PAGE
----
What Titaniam does is called HYOK, because we’re running these platforms encrypted and we’re letting every data owner, every enterprise customer hold their own keys. Not just bring them, but hold them, in their own key vaults. When we do that, in combination with encryption and privacy, you’re getting some pretty bulletproof protection. And what we try to say is attack immunity. You can get attacked, but we’re going to give you immunity, specifically from a data standpoint. 

Why are Titaniam’s solutions so important in today’s digital landscape? 

The world is seeing a meeting of three mega trends, that really speak to the importance of the technology Titaniam brings. The first one is data. Regardless of how much we complain about how much data is being captured, the world is moving towards more and more data driven decisions, have larger and larger data sets.  There’s no turning away from big data, massive data, enormous data. That’s a train that has left the station.

The second thing is privacy.  There is no turning back from the demands for privacy. The minute you put that much data in the hands of these many companies, you really need an easy way to deal with privacy. People aren’t going to say, “Oh I realize you need this data, so I’m not going to worry about privacy.”

And the third thing is attacks. I think that the attack reality is just something that’s not going to change. It’s too profitable. There are too many actors that are too well trained. So, when you put those three things together, you can’t live in a world where you have these piecemeal technologies that sort of give you a little bit of coverage. You need to just get organized, and get systematic, and put-up dedicated technology in place that solves just this: how am I going to deal with massive amounts of data in a world that requires privacy where I’m going to be attacked every two seconds?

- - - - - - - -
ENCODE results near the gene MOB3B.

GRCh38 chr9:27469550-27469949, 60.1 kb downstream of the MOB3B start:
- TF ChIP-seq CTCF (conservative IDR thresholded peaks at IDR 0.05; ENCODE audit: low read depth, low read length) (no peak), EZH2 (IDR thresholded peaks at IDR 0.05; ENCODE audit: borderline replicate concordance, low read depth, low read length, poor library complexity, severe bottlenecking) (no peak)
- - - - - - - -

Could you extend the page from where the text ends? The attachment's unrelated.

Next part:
And that’s the genesis of why we exist because we anticipated that, and it’s what we offer.

Who Titaniam’s typical customers, for these data and privacy solutions? 

Our typical customers fall into four categories. They’re pretty distinct. We have CISOs, from regulated enterprises. These are people that know they have sensitive data. And for them we are basically providing a platform with five different modules. And they are looking for two things, they’re looking for security but they’re also looking for compliance, easy ways to meet all these checkboxes to make sure they meet privacy standards, regulatory standards, because we’re doing it all in one platform. So, for the regulated CISOs it’s a really easy sale. 

The second type of customer we have are SasS companies. So really broad, anybody that has other people’s data, that want to be the center of an attack. So, most of the time there we lead with that hold-your-own-key because that’s really critical for them. The value proposition, there is very much minimization of risk and maximization of revenue. 

The third type of customer we have are what I would call ‘data intensive products’. These are people whose entire product consists of data, that they really don’t want to get out. So sometimes, it’s security platforms that have a ton of security data in the backend, sometimes it will be people from the gig economy. For these guys, it’s about building a platform that is ethical and private, is making sure that they are respecting all the data that they have.

The fourth type is government: the government has tons of confidential information, and they care about confidential computing. Those are the four we’re going for.